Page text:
John Prine was one of my favorite writers. When he died of Covid, I took a day off to mourn him. As always, I found refuge in his lyrics.
His songs are full of stories that somehow marry goofiness, poignancy, and deep sadness. Despite appreciation for his work, my husband can listen to Prine only in short spurts or he will sink into melancholy. I’m so surprised by this, because it’s the sadness that I appreciate most. Writing that captures our worries and griefs comforts me. No, much more. It buoys me. I rise.
All genuine hardship and loss boil down to the same elemental pain, and no one gets through this life unscathed. How lucky we are to see the proof—in prose, verse, music, painting—that we are not alone with our dark thoughts, this trembling uncertainty, that moment of boiling rage. I am channeled, and so I am heartened and then fortified. Now I’m ready to give it all another go.
As our March issue goes live, I am channeled by Erica Kent’s “The Shut-In,” a piece starring a version of myself I work hard not to be, and I know I am far from alone in that, as the pandemic has shown so many of us. In Danielle Joffe’s “Reduction,” I am heartened by a kind of courage I’ve had to summon myself, as have all the women I know. And “My New York Accent” by Anne Myles fortifies the “I am who I am” confidence we’re all building and rebuilding.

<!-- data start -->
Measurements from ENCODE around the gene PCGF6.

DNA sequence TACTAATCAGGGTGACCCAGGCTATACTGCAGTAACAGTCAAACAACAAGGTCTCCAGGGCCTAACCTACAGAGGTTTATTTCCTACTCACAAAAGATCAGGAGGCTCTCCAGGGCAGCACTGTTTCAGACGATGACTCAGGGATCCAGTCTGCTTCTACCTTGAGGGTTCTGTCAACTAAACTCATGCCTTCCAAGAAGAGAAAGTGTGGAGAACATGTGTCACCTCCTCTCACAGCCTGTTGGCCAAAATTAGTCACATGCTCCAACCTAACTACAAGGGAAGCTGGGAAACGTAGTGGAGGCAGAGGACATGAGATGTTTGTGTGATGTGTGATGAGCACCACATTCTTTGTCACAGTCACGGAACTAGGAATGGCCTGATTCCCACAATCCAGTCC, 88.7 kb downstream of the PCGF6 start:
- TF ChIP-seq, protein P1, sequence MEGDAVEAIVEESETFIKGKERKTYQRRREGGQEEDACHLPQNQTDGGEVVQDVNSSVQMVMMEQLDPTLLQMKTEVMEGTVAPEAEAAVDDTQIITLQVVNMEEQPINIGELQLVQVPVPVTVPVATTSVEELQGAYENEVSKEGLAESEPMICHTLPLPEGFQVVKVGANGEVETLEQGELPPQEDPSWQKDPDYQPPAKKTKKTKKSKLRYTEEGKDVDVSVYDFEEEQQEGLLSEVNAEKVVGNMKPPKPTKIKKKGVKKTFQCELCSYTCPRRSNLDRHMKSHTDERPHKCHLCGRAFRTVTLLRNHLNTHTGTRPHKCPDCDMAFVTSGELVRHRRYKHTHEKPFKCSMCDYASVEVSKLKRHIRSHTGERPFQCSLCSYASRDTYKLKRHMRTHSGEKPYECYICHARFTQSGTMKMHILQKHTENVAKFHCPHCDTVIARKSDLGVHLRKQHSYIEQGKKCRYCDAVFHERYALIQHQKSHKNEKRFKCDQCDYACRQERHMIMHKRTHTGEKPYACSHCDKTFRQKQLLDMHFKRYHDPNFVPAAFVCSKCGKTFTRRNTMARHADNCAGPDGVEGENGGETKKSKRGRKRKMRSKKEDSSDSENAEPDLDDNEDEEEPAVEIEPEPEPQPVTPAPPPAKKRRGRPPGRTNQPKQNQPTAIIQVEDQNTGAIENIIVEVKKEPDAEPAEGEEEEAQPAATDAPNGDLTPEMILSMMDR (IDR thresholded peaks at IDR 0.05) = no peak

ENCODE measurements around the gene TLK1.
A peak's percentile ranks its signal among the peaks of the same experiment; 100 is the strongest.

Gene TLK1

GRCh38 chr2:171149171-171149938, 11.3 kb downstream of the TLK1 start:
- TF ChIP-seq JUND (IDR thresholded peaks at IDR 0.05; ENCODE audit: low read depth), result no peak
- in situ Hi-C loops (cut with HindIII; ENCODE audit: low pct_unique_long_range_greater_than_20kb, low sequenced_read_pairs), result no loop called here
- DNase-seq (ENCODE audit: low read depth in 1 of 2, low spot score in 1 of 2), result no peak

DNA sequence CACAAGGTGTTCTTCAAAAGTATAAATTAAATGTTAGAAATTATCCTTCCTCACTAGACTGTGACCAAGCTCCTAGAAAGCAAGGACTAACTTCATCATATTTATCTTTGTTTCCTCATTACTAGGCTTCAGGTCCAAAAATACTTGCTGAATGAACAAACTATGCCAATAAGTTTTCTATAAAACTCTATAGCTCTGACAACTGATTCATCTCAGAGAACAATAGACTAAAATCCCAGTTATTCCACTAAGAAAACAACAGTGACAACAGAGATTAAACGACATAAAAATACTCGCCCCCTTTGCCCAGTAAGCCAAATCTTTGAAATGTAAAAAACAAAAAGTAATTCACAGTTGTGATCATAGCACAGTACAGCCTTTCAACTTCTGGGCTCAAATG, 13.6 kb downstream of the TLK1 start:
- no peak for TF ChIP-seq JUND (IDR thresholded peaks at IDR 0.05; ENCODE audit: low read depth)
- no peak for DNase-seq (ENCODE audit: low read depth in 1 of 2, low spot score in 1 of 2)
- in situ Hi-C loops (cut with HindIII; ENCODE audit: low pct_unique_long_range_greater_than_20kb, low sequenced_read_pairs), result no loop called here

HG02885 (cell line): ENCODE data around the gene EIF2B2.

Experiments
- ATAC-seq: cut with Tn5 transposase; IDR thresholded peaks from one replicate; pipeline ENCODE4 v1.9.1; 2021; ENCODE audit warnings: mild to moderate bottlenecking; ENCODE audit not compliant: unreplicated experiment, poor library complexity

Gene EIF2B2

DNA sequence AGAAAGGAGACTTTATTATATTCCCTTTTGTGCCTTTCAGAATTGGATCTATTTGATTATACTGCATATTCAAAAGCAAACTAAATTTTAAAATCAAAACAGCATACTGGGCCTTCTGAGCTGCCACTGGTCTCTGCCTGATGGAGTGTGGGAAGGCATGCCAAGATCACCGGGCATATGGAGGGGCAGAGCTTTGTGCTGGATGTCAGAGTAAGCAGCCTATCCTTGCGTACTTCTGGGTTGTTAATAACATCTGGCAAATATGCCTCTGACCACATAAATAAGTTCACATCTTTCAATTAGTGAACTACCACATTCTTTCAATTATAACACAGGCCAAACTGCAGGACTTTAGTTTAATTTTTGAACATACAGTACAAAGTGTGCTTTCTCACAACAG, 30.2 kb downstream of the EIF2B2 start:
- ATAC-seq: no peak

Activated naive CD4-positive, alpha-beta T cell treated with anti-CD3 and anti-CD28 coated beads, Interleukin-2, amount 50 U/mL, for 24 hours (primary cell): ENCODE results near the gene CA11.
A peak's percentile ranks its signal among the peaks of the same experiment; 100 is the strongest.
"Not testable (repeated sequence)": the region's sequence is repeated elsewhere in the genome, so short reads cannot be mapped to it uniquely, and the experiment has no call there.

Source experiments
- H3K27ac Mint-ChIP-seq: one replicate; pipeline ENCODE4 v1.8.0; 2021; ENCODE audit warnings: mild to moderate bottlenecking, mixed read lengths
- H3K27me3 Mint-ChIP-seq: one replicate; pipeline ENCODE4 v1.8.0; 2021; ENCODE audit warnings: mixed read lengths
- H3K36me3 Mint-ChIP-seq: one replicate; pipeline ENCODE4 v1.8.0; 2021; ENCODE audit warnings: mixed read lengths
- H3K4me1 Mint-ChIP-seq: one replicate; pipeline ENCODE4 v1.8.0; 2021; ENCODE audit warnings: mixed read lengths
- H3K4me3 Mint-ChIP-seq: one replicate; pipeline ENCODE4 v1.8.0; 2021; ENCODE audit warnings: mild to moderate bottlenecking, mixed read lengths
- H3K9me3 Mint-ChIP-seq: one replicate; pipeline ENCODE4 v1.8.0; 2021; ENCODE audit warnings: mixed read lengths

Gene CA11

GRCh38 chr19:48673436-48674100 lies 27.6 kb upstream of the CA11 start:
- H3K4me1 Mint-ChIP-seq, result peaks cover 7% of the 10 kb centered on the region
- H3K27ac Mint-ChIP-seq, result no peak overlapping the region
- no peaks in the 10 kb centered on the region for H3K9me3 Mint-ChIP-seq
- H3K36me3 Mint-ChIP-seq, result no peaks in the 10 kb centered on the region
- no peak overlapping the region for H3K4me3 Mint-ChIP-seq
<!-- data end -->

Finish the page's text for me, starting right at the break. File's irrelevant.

I cried at my last John Prine concert. When he hit the stage, strumming and singing, his age knocked me back, and I knew that he would die before I could see him again. As he performed a rough and speedy version of “Your Flag Decal Won’t Get You Into Heaven Anymore,” I put my face in my hands and wept. Then I wiped my tears and sank into him and his music, savoring every syllable, every note. Every sad smile.